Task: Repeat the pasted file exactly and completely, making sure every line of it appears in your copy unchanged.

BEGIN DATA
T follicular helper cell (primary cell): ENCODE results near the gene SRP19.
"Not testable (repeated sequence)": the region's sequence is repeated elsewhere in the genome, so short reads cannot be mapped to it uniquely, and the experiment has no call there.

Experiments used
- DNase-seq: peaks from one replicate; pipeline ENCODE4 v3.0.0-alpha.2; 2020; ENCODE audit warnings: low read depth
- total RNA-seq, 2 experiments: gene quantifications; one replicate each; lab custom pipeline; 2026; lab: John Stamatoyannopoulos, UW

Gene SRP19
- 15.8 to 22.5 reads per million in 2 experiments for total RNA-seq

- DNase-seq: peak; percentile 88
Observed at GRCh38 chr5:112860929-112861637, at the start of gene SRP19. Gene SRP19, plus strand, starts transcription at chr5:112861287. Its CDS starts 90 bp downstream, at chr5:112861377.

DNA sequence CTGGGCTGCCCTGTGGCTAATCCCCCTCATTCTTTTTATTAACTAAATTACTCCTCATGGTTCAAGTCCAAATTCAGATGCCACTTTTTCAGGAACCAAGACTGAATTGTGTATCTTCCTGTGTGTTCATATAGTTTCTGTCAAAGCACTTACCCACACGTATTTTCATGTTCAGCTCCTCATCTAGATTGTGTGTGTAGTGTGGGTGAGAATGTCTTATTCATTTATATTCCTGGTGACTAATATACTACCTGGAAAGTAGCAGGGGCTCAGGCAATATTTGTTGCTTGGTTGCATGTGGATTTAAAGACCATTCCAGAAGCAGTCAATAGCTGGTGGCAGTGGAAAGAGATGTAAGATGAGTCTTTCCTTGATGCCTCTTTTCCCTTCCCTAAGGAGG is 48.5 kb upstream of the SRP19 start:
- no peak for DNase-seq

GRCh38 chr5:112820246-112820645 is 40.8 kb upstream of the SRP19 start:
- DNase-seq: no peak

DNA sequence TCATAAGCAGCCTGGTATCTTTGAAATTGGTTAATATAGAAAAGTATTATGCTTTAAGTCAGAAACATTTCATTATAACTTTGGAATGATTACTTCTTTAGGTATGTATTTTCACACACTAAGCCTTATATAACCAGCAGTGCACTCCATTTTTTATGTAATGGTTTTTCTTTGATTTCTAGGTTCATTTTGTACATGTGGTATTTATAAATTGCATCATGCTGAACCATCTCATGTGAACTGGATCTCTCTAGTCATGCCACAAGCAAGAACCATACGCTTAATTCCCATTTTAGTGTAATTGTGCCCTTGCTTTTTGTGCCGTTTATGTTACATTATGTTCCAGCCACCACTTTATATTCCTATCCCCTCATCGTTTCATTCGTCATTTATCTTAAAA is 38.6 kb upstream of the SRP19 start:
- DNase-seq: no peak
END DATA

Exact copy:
T follicular helper cell (primary cell): ENCODE results near the gene SRP19.
"Not testable (repeated sequence)": the region's sequence is repeated elsewhere in the genome, so short reads cannot be mapped to it uniquely, and the experiment has no call there.

Experiments used
- DNase-seq: peaks from one replicate; pipeline ENCODE4 v3.0.0-alpha.2; 2020; ENCODE audit warnings: low read depth
- total RNA-seq, 2 experiments: gene quantifications; one replicate each; lab custom pipeline; 2026; lab: John Stamatoyannopoulos, UW

Gene SRP19
- 15.8 to 22.5 reads per million in 2 experiments for total RNA-seq

- DNase-seq: peak; percentile 88
Observed at GRCh38 chr5:112860929-112861637, at the start of gene SRP19. Gene SRP19, plus strand, starts transcription at chr5:112861287. Its CDS starts 90 bp downstream, at chr5:112861377.

DNA sequence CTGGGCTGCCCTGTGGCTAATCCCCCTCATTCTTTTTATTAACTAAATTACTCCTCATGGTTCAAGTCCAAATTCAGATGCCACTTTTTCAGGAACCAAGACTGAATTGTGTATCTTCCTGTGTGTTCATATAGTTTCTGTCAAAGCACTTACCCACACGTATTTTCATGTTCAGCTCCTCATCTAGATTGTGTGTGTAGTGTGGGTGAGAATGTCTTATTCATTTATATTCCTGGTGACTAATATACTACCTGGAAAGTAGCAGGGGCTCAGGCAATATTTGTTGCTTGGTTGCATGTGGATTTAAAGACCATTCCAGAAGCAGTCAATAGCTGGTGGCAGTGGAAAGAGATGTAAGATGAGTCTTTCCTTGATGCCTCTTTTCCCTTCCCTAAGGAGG is 48.5 kb upstream of the SRP19 start:
- no peak for DNase-seq

GRCh38 chr5:112820246-112820645 is 40.8 kb upstream of the SRP19 start:
- DNase-seq: no peak

DNA sequence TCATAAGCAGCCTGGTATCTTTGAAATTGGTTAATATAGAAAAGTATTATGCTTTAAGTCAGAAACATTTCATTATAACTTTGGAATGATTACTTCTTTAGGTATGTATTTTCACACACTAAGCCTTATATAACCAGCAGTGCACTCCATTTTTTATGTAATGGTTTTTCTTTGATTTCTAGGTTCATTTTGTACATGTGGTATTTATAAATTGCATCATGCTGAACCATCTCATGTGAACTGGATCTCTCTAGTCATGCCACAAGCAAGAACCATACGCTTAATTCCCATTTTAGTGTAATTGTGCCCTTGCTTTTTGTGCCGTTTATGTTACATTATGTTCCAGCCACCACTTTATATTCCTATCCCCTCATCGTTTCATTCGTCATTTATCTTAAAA is 38.6 kb upstream of the SRP19 start:
- DNase-seq: no peak